Parents of Michigan School Shooter to Be Sentenced for Manslaughter

Jennifer and James Crumbley, who were convicted of involuntary manslaughter for failing to prevent their teenage son from killing four fellow students in the worst school shooting in Michigan’s history, will be sentenced by a judge on Tuesday.

Their separate jury trials ended in guilty verdicts in February and March, making them the first parents in the country to be convicted for the deaths caused by their child in a mass shooting.

Involuntary manslaughter charges carry a penalty in Michigan of up to 15 years in prison, and prosecutors asked in sentencing memos filed to the court last week that the Crumbleys each serve at least 10 years. Both have been in jail for more than two years while awaiting trial and asked the court for a more lenient sentence.

Prosecutors said that Ms. Crumbley, 46, was asking to be sentenced to house arrest on her defense lawyer’s property, rather than serving prison time. And Mr. Crumbley said that he had been wrongly convicted and his sentence should amount to the time he had already served in prison, adding that he felt “absolutely horrible” about what had happened.

Prosecutors revealed that Mr. Crumbley, 47, had made threatening statements from jail about Karen McDonald, the Oakland County prosecutor who made the rare decision to hold the shooter’s parents criminally responsible. Mr. Crumbley’s jail communications privileges were restricted during the trial, but the reason for that action was not revealed at the time.

Prosecutors said that Mr. Crumbley made a phone call from jail in January in which he said that he was “on a rampage,” and that Ms. McDonald “better be scared,” adding an expletive. Mariell Lehman, Mr. Crumbley’s lawyer, did not respond to a request for comment.

The Crumbleys will be sentenced by Judge Cheryl Matthews of the Oakland County Circuit Court in Pontiac, Mich., who oversaw their trials.

The Crumbleys’ son, Ethan, was 15 when he carried out the Nov. 30, 2021, shooting at Oxford High School that killed Madisyn Baldwin, 17; Tate Myre, 16; Justin Shilling, 17; and Hana St. Juliana, 14. Seven others were injured. He pleaded guilty to 24 charges, including first-degree murder, and was sentenced last year to life in prison without parole. He is still eligible to appeal that decision. His parents may appeal, too.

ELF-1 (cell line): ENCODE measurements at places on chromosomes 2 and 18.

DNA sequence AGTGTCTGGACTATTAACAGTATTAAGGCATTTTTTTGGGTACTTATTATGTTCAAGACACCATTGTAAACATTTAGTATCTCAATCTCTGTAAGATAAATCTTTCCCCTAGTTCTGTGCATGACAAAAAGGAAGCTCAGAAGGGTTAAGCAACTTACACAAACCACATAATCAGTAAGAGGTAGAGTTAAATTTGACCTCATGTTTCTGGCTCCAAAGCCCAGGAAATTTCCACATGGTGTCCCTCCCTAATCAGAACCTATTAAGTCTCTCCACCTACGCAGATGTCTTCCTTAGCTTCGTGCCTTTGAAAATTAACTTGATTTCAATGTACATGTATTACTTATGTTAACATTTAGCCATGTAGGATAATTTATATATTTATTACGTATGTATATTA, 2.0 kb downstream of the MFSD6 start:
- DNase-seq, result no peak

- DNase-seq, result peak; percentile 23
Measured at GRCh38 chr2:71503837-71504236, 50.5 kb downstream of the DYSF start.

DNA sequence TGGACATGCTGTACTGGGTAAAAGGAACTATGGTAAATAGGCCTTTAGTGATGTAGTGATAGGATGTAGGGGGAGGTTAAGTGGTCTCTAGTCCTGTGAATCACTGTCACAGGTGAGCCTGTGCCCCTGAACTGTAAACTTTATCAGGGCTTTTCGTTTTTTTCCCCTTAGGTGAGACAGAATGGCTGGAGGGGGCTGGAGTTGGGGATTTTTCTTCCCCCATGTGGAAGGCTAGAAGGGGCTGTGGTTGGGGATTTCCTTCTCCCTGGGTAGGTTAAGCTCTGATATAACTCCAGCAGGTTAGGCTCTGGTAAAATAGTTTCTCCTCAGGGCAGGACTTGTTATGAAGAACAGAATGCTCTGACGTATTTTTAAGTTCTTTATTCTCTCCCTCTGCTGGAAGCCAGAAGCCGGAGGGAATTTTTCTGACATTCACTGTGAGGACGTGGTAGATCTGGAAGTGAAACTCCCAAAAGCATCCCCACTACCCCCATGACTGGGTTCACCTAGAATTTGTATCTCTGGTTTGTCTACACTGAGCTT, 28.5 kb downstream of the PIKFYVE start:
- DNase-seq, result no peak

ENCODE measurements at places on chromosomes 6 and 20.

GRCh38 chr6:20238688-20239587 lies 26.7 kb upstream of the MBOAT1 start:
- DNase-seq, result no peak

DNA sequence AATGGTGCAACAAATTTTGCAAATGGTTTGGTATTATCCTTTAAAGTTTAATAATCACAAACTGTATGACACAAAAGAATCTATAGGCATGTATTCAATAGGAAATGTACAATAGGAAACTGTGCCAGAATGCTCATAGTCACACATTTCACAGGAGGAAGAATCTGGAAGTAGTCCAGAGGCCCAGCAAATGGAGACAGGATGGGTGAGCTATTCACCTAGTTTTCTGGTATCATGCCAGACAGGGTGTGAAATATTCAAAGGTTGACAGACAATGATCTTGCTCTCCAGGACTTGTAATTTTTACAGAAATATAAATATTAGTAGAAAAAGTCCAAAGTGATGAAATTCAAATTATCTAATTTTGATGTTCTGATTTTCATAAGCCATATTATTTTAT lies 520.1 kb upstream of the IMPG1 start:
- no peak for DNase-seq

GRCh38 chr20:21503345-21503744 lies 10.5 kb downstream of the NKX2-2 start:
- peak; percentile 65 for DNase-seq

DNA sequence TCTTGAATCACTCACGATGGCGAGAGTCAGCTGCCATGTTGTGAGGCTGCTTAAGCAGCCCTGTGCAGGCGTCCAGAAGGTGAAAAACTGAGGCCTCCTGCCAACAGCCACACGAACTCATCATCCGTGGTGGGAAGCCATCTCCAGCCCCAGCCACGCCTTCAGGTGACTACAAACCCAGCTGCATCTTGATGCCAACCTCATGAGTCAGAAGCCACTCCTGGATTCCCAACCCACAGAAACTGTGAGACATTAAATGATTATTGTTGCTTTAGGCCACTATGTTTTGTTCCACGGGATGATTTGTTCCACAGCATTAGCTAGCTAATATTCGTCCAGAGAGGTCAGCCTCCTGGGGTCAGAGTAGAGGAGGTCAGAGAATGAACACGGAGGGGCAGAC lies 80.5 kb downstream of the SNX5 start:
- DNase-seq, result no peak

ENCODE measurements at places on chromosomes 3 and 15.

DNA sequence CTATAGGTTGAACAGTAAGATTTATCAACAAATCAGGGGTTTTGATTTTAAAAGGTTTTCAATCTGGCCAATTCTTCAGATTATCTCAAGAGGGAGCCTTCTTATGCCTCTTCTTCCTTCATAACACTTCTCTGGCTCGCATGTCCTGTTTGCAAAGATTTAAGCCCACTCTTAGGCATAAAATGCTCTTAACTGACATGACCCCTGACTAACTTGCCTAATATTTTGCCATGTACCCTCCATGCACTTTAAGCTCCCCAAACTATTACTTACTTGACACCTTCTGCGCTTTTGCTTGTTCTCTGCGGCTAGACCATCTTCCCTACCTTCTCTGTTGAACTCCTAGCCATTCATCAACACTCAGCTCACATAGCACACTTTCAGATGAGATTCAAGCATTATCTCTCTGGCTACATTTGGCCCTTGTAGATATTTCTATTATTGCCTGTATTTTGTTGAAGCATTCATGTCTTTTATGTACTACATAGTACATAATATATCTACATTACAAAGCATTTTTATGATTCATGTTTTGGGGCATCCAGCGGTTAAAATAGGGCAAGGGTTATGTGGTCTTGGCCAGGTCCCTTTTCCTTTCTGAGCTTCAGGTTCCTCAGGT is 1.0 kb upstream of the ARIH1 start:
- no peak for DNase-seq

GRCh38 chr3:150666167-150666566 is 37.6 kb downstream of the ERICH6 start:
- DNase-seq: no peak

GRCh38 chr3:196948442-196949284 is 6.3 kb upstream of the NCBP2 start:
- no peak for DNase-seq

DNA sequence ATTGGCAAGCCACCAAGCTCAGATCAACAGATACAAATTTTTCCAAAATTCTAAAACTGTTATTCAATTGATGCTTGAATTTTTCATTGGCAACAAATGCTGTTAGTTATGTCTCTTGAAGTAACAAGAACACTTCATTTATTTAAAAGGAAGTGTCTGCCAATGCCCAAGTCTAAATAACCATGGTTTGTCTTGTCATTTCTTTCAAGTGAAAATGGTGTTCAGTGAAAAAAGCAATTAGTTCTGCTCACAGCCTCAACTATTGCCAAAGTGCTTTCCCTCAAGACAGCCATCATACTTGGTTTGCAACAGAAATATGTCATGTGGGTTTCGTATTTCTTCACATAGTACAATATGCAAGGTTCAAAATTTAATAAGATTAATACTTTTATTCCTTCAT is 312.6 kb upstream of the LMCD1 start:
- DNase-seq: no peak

In the trials of both parents, prosecutors focused in part on their failure to remove their son from school after he made a violent drawing on the morning of the shooting. It included a written plea for help.

They also emphasized Ethan’s access to a handgun that Mr. Crumbley had purchased. And they said that Ms. Crumbley had missed signs that her son was struggling with his mental health, adding that she took him to a gun range just days before the shooting.

The parents requested separate trials, and Ms. Crumbley chose to testify, while Mr. Crumbley did not take the stand. Defense lawyers for both parents said they could not have foreseen the unspeakable violence their son would commit.

Their trials became a lightning rod for issues of parental responsibility at a time of high-profile gun violence by minors. In recent months, parents in other states have pleaded guilty to charges of reckless conduct or neglect after their children injured or killed others with guns.

But the manslaughter charges against the Crumbleys were unique, and legal experts aid their trials could serve as a playbook for other prosecutors who seek to hold parents accountable in the future.

Prosecutors said in their sentencing memos that Ms. Crumbley and her defense lawyer, Shannon Smith, had asked for Ms. Crumbley to be released from prison “on a tether with house arrest” and had suggested that Ms. Crumbley could stay at Ms. Smith’s guesthouse in Oakland County.

Prosecutors called that idea “a slap in the face to the severity of the tragedy caused by the defendant’s gross negligence.”

In Ms. Crumbley’s own statement, according to the same memo, she said that “there are so many things that I would change if I could go back in time.” She added that she saw her son as “a quiet, good kid” and that she “never imagined he would hurt other people in the way that he did.”

Ms. Smith declined a request to be interviewed..

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